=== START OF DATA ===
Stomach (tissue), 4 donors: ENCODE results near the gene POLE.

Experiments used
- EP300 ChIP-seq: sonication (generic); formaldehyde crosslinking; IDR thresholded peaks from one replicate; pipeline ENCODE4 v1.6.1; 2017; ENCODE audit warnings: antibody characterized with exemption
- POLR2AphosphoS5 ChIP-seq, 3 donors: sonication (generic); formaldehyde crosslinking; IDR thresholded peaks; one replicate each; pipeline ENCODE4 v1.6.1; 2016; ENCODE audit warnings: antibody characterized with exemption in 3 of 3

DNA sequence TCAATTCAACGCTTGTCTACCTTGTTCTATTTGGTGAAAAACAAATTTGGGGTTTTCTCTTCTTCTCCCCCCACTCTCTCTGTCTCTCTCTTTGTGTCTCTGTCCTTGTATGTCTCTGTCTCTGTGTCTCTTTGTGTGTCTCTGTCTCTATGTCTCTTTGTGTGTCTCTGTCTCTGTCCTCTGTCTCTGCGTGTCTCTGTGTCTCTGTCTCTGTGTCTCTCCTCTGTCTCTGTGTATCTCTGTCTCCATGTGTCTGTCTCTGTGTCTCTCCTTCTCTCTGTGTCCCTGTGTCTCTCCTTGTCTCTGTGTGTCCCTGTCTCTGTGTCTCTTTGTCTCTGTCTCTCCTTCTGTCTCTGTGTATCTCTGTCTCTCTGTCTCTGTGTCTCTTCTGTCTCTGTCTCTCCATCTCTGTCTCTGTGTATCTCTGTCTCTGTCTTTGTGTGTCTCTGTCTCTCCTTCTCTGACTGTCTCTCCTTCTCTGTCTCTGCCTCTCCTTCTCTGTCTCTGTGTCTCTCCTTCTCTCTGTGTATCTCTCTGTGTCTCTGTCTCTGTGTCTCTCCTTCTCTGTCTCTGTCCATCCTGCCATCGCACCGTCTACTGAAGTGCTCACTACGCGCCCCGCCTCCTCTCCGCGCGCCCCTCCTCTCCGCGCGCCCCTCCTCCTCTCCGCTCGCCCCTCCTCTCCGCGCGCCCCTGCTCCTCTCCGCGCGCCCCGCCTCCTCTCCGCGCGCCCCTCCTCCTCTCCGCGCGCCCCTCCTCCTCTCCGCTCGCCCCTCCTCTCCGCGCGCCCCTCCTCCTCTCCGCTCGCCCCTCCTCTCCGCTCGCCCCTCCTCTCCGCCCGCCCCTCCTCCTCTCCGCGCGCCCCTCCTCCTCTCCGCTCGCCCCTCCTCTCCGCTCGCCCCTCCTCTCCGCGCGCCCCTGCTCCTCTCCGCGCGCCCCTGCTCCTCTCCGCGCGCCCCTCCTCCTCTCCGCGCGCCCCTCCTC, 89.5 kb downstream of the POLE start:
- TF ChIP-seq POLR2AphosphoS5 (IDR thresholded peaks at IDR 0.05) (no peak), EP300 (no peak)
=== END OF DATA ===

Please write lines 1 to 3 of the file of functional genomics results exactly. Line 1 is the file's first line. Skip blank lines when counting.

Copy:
Stomach (tissue), 4 donors: ENCODE results near the gene POLE.

Experiments used
- EP300 ChIP-seq: sonication (generic); formaldehyde crosslinking; IDR thresholded peaks from one replicate; pipeline ENCODE4 v1.6.1; 2017; ENCODE audit warnings: antibody characterized with exemption